Week 4 of the 2014 Photo Challenge. Up to now we have Trevor focusing on landscape photography, Jeremy technical aspects and Gary on Still Life photography. I’ll be focusing on my expertise, NATURE & WILDLIFE PHOTOGRAPHY.
Nature photography is a little different from other types of photography as it focuses less on the artistic merits of the image. Nature photography tends to be more documentary and editorial as we try to bring forward the nature value of every subject we photograph.
Considering that half of the USA and Canada is stuck in a Winter Vortex I decided to start with a subject that can be photographed indoors. Leaves, more precisely backlit leaves. We don’t usually consider house plants, NATURE, but to accommodate the weather we’ll accept any leaves from any plant or tree.
In photography we’re usually inclined to photograph our subjects lit from the front. The translucency of leave’s opens up a whole new dimension of details when they are lit from behind. (TIP: When photographing a scene like the one above make sure the Sun doesn’t hit your lens directly. This will help you avoid flares.)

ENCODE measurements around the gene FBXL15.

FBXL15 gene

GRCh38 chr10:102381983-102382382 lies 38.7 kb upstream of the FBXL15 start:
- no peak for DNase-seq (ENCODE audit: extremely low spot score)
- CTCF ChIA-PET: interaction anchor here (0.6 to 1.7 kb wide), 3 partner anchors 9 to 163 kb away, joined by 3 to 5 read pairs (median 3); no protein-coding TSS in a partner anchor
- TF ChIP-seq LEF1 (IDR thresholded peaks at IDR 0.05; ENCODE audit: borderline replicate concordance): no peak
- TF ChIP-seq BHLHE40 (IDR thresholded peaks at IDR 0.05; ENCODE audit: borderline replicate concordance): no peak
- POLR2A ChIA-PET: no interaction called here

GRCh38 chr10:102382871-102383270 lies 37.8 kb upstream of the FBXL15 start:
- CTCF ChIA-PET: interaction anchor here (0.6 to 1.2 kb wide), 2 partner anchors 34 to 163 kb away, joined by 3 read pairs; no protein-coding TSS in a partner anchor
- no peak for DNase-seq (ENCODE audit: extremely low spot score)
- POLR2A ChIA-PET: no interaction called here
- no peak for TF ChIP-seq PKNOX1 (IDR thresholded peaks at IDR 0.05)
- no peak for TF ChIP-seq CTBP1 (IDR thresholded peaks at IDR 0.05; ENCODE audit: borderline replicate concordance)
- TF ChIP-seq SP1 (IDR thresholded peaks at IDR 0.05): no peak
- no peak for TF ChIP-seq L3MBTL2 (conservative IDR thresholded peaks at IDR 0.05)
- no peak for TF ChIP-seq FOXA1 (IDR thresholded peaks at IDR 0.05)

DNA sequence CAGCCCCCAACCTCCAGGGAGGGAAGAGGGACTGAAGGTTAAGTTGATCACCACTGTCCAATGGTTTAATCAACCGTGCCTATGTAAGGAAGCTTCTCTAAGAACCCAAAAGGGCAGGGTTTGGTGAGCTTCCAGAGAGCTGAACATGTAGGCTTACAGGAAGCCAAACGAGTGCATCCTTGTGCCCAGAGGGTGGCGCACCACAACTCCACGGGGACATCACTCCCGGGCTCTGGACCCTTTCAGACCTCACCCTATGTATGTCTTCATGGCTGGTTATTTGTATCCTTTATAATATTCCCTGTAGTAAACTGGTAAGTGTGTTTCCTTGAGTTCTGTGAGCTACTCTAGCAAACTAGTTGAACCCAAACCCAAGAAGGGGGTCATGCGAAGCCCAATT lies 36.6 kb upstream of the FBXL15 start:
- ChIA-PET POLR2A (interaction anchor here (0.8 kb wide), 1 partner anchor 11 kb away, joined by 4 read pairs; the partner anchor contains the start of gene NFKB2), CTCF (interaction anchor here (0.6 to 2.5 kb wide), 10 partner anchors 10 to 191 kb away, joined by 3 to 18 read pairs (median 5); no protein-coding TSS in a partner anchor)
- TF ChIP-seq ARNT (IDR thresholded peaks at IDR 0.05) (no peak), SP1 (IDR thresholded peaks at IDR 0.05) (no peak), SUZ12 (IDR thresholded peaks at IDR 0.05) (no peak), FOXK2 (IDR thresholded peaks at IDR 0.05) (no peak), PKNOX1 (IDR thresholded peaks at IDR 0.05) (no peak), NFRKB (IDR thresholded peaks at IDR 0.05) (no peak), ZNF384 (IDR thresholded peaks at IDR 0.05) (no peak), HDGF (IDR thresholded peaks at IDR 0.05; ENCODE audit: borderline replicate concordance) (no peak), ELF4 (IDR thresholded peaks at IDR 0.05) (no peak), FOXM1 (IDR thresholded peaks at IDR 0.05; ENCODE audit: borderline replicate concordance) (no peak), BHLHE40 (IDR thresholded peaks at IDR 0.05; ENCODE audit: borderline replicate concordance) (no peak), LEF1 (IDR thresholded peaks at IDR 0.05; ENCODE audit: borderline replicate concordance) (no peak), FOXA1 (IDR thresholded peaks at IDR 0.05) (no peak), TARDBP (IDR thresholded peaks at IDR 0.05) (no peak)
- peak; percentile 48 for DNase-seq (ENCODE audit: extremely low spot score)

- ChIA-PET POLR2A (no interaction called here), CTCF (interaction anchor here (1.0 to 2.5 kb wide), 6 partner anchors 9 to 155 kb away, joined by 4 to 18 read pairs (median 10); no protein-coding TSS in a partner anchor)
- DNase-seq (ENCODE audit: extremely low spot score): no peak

In a close-up the details of backlit leaves are even more magical. Due to the leaves intricate structure, we’re mixing a little bit of texture work in with our backlit photography. No special lighting equipment necessary. You can use the Sun’s natural light, a lamp or even a flash. You can place a white translucent fabric between your light source and your subject to diffuse and soften harsher light.
If you’re looking for subjects out in nature, many Oak trees keep their golden dried leaves on the branch through winter. Dead dried leaves have a special appearance of their own. Take time to find just the right subject for this challenge. Nature Photography is a great way to spend time outdoors, alone or with the family.
To fully take advantage of the sunlight, early mornings and late afternoons will provide a lower angle and softer light to work with.